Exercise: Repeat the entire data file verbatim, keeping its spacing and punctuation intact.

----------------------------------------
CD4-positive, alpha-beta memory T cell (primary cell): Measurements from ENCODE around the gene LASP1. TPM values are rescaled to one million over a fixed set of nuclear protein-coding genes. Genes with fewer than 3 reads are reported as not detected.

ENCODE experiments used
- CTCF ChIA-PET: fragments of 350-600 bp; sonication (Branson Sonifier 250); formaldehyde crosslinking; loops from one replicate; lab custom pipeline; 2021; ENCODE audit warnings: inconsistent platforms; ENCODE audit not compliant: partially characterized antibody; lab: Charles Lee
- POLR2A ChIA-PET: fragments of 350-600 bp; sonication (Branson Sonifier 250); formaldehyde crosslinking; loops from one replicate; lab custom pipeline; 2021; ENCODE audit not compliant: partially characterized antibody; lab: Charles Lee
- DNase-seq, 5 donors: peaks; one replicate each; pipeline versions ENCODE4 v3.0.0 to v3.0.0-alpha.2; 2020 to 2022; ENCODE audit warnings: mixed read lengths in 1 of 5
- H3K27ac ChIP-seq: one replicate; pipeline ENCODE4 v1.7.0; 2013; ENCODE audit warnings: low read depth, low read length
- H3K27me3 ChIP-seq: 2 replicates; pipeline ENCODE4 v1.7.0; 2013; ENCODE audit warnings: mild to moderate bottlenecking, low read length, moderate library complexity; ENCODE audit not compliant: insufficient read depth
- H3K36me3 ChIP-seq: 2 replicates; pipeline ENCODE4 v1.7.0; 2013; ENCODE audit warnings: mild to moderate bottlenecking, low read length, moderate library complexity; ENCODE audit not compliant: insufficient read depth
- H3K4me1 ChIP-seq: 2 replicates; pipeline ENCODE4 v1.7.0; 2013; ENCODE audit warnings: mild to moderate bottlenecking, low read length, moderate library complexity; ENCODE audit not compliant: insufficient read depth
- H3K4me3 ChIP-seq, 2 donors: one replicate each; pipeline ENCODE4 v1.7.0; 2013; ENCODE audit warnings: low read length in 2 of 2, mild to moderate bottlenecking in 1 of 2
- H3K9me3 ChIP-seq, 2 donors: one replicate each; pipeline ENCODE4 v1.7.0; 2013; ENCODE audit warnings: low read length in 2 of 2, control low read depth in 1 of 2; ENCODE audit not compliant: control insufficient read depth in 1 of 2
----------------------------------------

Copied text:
CD4-positive, alpha-beta memory T cell (primary cell): Measurements from ENCODE around the gene LASP1. TPM values are rescaled to one million over a fixed set of nuclear protein-coding genes. Genes with fewer than 3 reads are reported as not detected.

ENCODE experiments used
- CTCF ChIA-PET: fragments of 350-600 bp; sonication (Branson Sonifier 250); formaldehyde crosslinking; loops from one replicate; lab custom pipeline; 2021; ENCODE audit warnings: inconsistent platforms; ENCODE audit not compliant: partially characterized antibody; lab: Charles Lee
- POLR2A ChIA-PET: fragments of 350-600 bp; sonication (Branson Sonifier 250); formaldehyde crosslinking; loops from one replicate; lab custom pipeline; 2021; ENCODE audit not compliant: partially characterized antibody; lab: Charles Lee
- DNase-seq, 5 donors: peaks; one replicate each; pipeline versions ENCODE4 v3.0.0 to v3.0.0-alpha.2; 2020 to 2022; ENCODE audit warnings: mixed read lengths in 1 of 5
- H3K27ac ChIP-seq: one replicate; pipeline ENCODE4 v1.7.0; 2013; ENCODE audit warnings: low read depth, low read length
- H3K27me3 ChIP-seq: 2 replicates; pipeline ENCODE4 v1.7.0; 2013; ENCODE audit warnings: mild to moderate bottlenecking, low read length, moderate library complexity; ENCODE audit not compliant: insufficient read depth
- H3K36me3 ChIP-seq: 2 replicates; pipeline ENCODE4 v1.7.0; 2013; ENCODE audit warnings: mild to moderate bottlenecking, low read length, moderate library complexity; ENCODE audit not compliant: insufficient read depth
- H3K4me1 ChIP-seq: 2 replicates; pipeline ENCODE4 v1.7.0; 2013; ENCODE audit warnings: mild to moderate bottlenecking, low read length, moderate library complexity; ENCODE audit not compliant: insufficient read depth
- H3K4me3 ChIP-seq, 2 donors: one replicate each; pipeline ENCODE4 v1.7.0; 2013; ENCODE audit warnings: low read length in 2 of 2, mild to moderate bottlenecking in 1 of 2
- H3K9me3 ChIP-seq, 2 donors: one replicate each; pipeline ENCODE4 v1.7.0; 2013; ENCODE audit warnings: low read length in 2 of 2, control low read depth in 1 of 2; ENCODE audit not compliant: control insufficient read depth in 1 of 2